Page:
Compare any two graphics cards:
GeForce 9600 GT 512MB vs Radeon HD 6670 (OEM) 1GB
IntroThe GeForce 9600 GT 512MB comes with a clock frequency of 650 MHz and a GDDR3 memory frequency of 900 MHz. It also uses a 256-bit memory bus, and uses a 65/55 nm design. It features 64 SPUs, 32 TAUs, and 16 Raster Operation Units.
Compare those specifications to the Radeon HD 6670 (OEM) 1GB, which features a clock frequency of 800 MHz and a GDDR5 memory frequency of 1000 MHz. It also makes use of a 128-bit bus, and uses a 40 nm design. It is made up of 480 SPUs, 24 TAUs, and 8 ROPs.
(No game benchmarks for this combination yet.)
Power Usage and Theoretical Benchmarks
Power Consumption (Max TDP)
The Radeon HD 6670 (OEM) 1GB should theoretically be a bit faster than the GeForce 9600 GT 512MB overall. (explain)
Texel RateThe GeForce 9600 GT 512MB is a bit (more or less 8%) faster with regards to anisotropic filtering than the Radeon HD 6670 (OEM) 1GB. (explain)
Pixel RateIf running with high levels of AA is important to you, then the GeForce 9600 GT 512MB is superior to the Radeon HD 6670 (OEM) 1GB, by a large margin. (explain)
Please note that the above 'benchmarks' are all just theoretical - the results were calculated based on the card's specifications, and real-world performance may (and probably will) vary at least a bit.
Please note that the price comparisons are based on search keywords - sometimes it might show cards with very similar names that are not exactly the same as the one chosen in the comparison. We do try to filter out the wrong results as best we can, though.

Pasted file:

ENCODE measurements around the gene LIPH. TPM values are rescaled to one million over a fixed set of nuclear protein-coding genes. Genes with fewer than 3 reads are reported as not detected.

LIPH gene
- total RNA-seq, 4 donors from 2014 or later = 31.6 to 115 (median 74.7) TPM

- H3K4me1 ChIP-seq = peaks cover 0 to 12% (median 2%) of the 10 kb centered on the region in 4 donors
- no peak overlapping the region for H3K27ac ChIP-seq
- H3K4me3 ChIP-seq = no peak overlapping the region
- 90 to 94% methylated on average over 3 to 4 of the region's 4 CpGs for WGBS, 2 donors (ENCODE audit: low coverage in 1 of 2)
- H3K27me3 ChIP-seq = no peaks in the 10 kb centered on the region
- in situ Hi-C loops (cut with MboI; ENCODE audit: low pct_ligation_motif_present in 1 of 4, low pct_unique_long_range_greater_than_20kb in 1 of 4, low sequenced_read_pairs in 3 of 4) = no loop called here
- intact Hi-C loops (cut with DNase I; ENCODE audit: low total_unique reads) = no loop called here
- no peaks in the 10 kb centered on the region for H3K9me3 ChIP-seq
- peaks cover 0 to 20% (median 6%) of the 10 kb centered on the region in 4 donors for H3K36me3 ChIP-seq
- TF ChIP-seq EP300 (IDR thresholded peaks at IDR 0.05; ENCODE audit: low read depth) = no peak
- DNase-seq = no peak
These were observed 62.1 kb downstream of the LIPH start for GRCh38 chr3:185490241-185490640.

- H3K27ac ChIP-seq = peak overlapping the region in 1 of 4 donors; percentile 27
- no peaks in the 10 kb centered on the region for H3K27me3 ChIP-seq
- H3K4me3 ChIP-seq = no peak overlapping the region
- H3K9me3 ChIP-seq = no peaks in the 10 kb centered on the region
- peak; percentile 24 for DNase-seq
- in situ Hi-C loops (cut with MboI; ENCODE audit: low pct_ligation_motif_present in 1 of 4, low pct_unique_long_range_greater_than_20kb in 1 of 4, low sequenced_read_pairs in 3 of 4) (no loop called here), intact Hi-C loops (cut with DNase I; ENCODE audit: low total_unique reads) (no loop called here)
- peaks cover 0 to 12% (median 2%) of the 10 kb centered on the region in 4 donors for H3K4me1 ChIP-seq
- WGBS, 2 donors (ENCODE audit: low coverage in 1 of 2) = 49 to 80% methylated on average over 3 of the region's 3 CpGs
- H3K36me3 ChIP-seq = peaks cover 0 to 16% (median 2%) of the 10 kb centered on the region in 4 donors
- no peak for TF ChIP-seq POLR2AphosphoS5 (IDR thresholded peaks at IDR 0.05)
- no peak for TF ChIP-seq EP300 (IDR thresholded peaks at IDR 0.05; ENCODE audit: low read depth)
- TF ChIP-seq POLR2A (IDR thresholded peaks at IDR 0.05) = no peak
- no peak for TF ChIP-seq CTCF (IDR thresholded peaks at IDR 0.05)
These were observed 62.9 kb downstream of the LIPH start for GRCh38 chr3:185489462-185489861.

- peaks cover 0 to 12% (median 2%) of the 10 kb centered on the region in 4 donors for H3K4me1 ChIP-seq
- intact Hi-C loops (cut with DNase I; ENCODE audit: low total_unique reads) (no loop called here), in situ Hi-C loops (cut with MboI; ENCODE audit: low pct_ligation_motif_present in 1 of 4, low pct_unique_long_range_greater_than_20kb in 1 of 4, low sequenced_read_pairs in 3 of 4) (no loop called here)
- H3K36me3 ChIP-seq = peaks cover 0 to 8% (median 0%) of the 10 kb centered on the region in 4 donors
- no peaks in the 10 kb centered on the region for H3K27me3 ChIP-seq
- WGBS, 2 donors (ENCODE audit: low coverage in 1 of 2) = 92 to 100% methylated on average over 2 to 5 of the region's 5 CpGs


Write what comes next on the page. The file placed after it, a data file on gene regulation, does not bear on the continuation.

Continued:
Memory Bandwidth: Memory bandwidth is the max amount of data (measured in MB per second) that can be moved past the external memory interface in one second. It is calculated by multiplying the card's bus width by the speed of its memory. In the case of DDR type memory, the result should be multiplied by 2 again. If it uses DDR5, multiply by 4 instead. The better the card's memory bandwidth, the faster the card will be in general. It especially helps with anti-aliasing, High Dynamic Range and higher screen resolutions.
Texel Rate: Texel rate is the maximum amount of texture map elements (texels) that can be applied per second. This figure is worked out by multiplying the total amount of texture units by the core clock speed of the chip. The higher this number, the better the card will be at texture filtering (anisotropic filtering - AF). It is measured in millions of texels applied in one second.
Pixel Rate: Pixel rate is the maximum amount of pixels the video card could possibly record to the local memory in one second - measured in millions of pixels per second. Pixel rate is worked out by multiplying the number of ROPs by the the core speed of the card. ROPs (Raster Operations Pipelines - also called Render Output Units) are responsible for outputting the pixels (image) to the screen. The actual pixel fill rate is also dependant on lots of other factors, especially the memory bandwidth of the card - the lower the memory bandwidth is, the lower the potential to reach the max fill rate.